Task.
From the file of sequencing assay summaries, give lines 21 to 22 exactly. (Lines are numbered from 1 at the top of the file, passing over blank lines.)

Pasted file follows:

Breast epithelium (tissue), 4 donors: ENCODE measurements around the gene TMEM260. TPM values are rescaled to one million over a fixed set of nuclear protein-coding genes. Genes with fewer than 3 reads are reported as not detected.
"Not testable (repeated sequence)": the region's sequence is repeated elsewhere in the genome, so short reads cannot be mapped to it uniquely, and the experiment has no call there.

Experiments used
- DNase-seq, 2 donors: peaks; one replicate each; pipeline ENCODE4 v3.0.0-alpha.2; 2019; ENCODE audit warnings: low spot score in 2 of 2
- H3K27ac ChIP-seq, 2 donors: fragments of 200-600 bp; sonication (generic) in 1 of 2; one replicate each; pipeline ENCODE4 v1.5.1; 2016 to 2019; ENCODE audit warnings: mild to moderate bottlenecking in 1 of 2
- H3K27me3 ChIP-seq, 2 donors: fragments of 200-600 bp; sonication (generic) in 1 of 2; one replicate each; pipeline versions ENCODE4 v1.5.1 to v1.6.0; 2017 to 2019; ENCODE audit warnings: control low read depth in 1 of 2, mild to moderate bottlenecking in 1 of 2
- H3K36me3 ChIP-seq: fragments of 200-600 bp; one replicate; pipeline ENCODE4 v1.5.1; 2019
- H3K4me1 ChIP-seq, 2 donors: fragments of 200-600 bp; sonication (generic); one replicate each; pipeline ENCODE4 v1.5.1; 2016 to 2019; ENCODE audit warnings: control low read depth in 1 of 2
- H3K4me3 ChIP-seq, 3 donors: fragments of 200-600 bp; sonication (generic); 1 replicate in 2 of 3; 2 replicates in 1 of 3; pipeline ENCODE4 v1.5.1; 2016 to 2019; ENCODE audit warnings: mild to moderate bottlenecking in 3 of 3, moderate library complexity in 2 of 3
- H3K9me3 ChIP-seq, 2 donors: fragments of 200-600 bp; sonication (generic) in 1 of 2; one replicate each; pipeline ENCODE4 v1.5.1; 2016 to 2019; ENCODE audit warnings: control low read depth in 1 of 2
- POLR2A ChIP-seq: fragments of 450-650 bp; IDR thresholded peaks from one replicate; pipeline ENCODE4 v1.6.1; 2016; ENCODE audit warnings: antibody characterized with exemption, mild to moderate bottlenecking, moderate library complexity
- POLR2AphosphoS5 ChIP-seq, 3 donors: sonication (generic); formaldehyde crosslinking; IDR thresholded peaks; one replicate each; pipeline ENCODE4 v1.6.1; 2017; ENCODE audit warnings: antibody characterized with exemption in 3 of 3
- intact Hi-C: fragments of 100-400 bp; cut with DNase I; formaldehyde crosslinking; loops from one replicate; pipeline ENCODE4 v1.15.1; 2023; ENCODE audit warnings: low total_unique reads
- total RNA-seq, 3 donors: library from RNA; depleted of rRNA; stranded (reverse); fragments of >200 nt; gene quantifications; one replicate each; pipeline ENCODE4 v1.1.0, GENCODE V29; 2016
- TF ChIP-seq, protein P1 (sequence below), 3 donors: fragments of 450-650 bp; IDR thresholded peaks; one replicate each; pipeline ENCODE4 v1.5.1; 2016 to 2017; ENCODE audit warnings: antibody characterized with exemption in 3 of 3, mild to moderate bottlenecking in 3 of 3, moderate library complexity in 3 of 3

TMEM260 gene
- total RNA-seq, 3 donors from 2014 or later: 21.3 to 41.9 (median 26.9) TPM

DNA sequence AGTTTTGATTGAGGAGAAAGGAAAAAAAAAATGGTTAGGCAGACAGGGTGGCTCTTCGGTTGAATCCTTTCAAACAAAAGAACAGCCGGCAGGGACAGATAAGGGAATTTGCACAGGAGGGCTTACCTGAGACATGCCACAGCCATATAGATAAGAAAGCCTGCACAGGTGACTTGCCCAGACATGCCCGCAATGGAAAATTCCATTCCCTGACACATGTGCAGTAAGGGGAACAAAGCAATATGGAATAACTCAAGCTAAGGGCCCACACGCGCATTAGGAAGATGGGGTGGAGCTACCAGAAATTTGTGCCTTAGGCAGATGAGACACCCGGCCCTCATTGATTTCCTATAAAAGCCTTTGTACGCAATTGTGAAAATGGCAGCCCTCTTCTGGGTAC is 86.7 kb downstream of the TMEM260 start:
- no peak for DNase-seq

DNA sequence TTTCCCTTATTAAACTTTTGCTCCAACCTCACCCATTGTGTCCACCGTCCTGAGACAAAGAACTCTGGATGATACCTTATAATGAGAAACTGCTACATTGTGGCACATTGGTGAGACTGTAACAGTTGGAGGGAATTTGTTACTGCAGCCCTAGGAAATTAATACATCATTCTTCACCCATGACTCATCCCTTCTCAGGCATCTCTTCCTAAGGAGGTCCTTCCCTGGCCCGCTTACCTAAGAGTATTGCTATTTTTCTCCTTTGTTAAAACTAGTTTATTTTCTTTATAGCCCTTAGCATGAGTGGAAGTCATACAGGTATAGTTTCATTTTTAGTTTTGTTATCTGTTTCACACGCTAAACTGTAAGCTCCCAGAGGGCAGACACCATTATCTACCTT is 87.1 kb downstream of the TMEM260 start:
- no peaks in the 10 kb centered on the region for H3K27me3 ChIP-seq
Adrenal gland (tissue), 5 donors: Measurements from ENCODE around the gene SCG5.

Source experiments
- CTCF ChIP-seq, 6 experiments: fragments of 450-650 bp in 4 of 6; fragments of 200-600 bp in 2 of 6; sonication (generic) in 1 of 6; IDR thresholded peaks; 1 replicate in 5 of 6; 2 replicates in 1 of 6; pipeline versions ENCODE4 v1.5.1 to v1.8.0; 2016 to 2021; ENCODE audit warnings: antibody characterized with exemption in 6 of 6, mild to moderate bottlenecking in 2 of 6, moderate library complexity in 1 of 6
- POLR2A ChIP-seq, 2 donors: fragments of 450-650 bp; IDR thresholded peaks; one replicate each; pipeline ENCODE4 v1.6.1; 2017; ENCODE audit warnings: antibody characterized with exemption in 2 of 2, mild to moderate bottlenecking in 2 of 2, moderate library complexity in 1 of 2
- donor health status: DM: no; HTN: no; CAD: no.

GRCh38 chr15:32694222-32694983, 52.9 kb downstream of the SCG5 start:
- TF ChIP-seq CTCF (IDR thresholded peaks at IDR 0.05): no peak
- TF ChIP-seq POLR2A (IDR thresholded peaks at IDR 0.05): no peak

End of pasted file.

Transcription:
- no peaks in the 10 kb centered on the region for H3K27me3 ChIP-seq
Adrenal gland (tissue), 5 donors: Measurements from ENCODE around the gene SCG5.